went into his room and the first thing he said was, "but i want to go on a treasure hunt. i really want to do that right now!" i grabbed him up but had to swoop him back down to grab his piggy, who was also to go on the hunt...
i think earlier that stream of consciousness was going somewhere... but now it's hours later; liza's gone and ben's home but outside at the moment and bob's naptime is coming to an end; and maybe i should just get to the point because if i don't now, will i ever? ...
and now it's hours later yet again -- 10 pm -- the boys are asleep and i am sitting here by the christmas tree in front of my imac with a mulled cider candle to my left. too much? yes. but i just can't stop and get to the point because... whatever, just do it.
Bob had a grand time at the funeral home for the viewing hour before the graveside service. which was a little surprising because the past couple wakes we've been to he cried pretty much from the moment we walked in the door.
I gave Gram's eulogy at her graveside last Thursday.
while everyone was assembling bob came this " close to falling into the grave. but he recovered and found himself the perfect front row seat.
Over the years I've written down some of the things Gram has said to me. I shared three.
You're only young for a few minutes. Most of your life is old, it seems.
I tried to tell the youngsters -- and everyone who still feels the least bit young -- to cherish their youth; to take it from Gram, who lived 90 years and knew how short that time really is.
Then I told about a moose that was wandering around Richmond some years ago; he had his picture in the paper several days in a row; he seemed to be lost or something. Gram was very concerned about the moose; she cut out the articles and showed them to everyone. About the third day or so she said to me, and I never forgot,
It must be awful lonesome being the only moose around.
Gram felt for people, and for moose i suppose, who had lost their way. She knew how lonely they were. She was a fountain of sympathy and empathy for everyone. In her final years, she was very much like the moose, the only one of her peers left, lonesome and lost in a world of younger generations. But she always thought of others first.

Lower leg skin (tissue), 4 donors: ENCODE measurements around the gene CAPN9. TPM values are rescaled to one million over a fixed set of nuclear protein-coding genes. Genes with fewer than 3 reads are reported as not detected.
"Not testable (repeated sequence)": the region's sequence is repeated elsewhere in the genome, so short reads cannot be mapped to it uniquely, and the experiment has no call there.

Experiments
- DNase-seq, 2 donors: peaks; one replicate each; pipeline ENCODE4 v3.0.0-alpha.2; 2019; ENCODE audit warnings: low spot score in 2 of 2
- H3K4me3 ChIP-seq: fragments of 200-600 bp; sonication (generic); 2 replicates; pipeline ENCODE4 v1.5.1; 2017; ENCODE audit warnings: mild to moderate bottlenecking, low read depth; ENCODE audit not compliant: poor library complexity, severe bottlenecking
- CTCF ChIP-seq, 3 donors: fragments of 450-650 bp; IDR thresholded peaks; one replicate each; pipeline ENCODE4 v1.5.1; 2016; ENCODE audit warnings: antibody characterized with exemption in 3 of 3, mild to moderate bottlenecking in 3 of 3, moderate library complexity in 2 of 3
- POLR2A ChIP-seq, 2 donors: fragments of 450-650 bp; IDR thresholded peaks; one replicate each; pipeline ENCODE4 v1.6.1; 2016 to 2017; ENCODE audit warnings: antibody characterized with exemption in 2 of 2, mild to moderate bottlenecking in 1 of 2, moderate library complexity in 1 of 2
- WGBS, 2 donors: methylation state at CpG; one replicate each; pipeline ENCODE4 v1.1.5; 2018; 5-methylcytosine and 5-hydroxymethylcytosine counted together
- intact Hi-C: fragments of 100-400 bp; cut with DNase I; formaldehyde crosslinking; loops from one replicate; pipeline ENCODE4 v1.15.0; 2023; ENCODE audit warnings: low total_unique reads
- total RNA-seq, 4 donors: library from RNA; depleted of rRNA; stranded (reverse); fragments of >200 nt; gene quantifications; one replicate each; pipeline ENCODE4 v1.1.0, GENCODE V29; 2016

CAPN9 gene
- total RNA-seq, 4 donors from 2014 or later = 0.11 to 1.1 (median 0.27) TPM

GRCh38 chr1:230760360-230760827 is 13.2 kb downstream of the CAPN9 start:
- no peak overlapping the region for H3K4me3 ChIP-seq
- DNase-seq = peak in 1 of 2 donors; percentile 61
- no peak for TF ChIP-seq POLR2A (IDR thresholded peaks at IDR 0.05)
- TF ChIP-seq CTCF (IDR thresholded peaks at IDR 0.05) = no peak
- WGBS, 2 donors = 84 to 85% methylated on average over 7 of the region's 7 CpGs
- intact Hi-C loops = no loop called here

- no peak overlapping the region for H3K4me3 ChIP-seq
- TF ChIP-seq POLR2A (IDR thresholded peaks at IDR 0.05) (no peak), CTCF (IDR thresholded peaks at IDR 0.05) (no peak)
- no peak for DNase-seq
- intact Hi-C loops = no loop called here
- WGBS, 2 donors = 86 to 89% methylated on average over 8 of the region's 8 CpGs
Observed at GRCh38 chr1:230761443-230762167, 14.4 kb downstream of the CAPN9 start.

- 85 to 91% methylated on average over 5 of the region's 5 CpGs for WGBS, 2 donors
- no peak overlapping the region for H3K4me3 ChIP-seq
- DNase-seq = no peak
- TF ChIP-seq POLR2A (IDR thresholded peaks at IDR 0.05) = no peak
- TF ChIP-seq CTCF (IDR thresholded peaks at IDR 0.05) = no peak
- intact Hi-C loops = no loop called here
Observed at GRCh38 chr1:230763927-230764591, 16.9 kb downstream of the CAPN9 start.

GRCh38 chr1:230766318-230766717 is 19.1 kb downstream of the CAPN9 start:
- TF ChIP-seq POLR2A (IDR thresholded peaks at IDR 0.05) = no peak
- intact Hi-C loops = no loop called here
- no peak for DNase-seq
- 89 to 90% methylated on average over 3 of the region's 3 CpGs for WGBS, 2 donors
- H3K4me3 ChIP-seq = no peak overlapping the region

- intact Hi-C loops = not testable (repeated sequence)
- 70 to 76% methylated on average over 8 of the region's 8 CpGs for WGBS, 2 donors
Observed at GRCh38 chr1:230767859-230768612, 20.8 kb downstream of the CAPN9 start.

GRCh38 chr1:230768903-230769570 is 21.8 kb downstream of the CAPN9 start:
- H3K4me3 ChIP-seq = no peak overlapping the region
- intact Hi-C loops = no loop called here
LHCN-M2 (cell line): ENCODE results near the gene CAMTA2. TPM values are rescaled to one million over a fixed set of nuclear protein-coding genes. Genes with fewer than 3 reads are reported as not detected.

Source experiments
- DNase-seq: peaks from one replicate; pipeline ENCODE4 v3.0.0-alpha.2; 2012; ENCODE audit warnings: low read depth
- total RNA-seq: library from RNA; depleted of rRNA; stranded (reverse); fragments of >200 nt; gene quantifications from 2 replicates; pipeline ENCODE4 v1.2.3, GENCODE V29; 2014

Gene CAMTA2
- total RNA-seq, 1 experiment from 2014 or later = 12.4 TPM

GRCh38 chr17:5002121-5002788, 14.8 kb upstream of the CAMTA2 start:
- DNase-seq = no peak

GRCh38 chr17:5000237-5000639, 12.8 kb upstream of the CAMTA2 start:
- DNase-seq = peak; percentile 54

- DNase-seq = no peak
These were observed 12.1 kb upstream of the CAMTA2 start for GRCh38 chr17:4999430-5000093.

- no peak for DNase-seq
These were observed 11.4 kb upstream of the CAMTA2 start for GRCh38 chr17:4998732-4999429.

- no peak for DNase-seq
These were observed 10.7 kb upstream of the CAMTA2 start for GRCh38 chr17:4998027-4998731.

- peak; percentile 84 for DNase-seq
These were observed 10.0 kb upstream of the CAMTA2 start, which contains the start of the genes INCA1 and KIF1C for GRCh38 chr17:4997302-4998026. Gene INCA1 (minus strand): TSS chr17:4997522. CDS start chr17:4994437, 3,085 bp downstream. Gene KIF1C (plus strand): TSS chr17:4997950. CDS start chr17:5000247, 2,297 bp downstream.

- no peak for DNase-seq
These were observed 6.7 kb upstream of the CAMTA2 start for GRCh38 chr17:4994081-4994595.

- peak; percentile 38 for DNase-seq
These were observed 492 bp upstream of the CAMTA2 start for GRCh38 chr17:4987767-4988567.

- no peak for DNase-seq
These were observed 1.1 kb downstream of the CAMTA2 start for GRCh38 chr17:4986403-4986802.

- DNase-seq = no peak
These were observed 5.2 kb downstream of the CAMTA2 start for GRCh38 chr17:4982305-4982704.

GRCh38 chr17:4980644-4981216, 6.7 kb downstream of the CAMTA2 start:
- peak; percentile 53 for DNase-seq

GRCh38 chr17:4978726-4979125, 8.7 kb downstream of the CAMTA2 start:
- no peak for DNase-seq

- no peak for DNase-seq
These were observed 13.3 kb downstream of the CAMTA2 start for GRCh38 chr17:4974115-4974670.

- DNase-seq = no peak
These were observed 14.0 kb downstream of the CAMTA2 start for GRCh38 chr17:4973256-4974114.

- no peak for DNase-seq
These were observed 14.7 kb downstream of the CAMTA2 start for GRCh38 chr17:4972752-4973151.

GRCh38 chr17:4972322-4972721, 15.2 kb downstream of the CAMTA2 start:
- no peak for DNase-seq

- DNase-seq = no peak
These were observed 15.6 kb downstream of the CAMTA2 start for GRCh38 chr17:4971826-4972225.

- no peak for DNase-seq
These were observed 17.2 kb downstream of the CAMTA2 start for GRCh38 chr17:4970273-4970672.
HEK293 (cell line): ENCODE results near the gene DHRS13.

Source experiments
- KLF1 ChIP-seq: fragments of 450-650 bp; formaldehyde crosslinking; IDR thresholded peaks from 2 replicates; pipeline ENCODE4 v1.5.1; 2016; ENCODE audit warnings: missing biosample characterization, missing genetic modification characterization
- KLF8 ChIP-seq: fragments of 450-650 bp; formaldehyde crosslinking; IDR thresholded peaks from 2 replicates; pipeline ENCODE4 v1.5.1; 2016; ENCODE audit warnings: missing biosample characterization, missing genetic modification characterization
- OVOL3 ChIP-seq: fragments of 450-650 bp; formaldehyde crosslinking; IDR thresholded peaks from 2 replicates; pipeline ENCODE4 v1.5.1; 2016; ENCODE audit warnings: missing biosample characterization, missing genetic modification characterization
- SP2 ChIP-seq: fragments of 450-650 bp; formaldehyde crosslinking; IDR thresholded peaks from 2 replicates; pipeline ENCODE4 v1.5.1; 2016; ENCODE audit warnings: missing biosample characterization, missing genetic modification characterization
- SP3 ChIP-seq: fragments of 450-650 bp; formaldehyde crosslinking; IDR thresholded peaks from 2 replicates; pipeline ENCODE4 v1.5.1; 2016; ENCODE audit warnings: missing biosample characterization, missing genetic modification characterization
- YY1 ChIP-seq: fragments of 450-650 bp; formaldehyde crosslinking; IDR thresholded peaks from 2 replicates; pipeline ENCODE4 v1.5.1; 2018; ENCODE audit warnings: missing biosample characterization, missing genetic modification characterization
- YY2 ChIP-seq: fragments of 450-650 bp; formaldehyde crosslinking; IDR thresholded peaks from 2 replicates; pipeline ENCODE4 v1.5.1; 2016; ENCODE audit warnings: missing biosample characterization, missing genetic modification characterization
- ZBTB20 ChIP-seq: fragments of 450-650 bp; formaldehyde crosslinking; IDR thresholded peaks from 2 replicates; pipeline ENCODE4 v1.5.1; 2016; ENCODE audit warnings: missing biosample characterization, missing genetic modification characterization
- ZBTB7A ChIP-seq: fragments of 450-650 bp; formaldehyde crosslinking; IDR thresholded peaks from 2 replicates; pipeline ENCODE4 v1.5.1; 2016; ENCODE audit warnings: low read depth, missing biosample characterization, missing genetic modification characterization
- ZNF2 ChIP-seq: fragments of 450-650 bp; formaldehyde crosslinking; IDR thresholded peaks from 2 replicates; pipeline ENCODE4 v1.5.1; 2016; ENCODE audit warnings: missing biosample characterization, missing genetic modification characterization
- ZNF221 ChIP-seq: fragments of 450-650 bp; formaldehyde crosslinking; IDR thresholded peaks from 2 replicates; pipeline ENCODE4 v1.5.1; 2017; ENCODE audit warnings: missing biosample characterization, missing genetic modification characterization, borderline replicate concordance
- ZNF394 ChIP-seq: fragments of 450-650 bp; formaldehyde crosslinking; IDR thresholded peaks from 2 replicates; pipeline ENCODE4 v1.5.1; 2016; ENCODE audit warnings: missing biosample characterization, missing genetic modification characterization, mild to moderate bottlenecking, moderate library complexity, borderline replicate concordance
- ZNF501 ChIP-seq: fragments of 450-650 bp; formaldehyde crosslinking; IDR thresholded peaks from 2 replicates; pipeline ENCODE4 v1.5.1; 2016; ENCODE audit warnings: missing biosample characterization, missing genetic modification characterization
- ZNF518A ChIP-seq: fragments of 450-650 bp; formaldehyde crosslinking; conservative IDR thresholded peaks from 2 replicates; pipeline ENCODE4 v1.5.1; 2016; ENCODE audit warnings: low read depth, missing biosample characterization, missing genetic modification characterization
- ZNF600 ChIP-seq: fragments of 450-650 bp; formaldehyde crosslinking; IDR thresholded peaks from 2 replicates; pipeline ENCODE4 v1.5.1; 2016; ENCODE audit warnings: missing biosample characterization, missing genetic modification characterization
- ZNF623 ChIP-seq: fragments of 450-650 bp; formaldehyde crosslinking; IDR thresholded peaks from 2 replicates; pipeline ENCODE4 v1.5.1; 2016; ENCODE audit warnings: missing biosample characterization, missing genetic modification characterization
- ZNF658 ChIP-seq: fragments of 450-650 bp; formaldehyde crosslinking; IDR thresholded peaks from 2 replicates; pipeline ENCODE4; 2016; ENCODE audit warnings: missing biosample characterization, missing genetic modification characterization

The third quote I shared was from a day I had taken Gram to the cemeteries to plant flowers. On the drive home we were quiet, but finally Gram broke the silence with one of the most open and honest things she ever said to me:
They say time heals all, but they are wrong. It gets harder every day.
She was speaking mainly of losing Pop I think, but also I'm sure of all the others she's had to say goodbye to. In a way, that truth from Gram is hard to swallow; we want to believe that after some period of time we will "get over" our loss. But the other side of it is this: we can be happy for Gram, because finally, after seventeen years of living without him, Gram has been reunited with her life's companion and come face to face with Jesus. She will never be lonely again.
Finally I shared the following, because in hard times it's been of great inspiration to me.
You must not be frightened when a sadness arises within you of such magnitude as you have never experienced, or when a restlessness overshadows all you do, like light and the shadow of clouds gliding over your hand. You must believe that something is happening to you, that life has not forgotten you, that it holds you in its hand. It shall not let you fall.
Why should you want to exclude any anxiety, any grief, any melancholy from your life, since you do not know what it is that these conditions are accomplishing in you?
Rainer Maria Rilke, in Letters to a Young Poet
Somewhere near the end there Bob struggled free from Ben's arms and came over to me saying in his teeny voice, "Are you otay, Mom? Are you otay?" He must have asked me that twenty times or more in the days leading up to the funeral; he inherited Gram's empathy I think. Several people commented to me afterwards how touching and beautiful it was; he is a touchingly beautiful boy, I must admit.
The following quote by Stephen Grellet (a Quaker missionary) that Gram's had hanging on her living room wall forever served as the benediction and I'll let it do the same here:
I shall pass through this world but once. If, therefore, there be any kindness I can show or any good I can do, let me do it now. Let me not defer it nor neglect it, for I shall not pass this way again.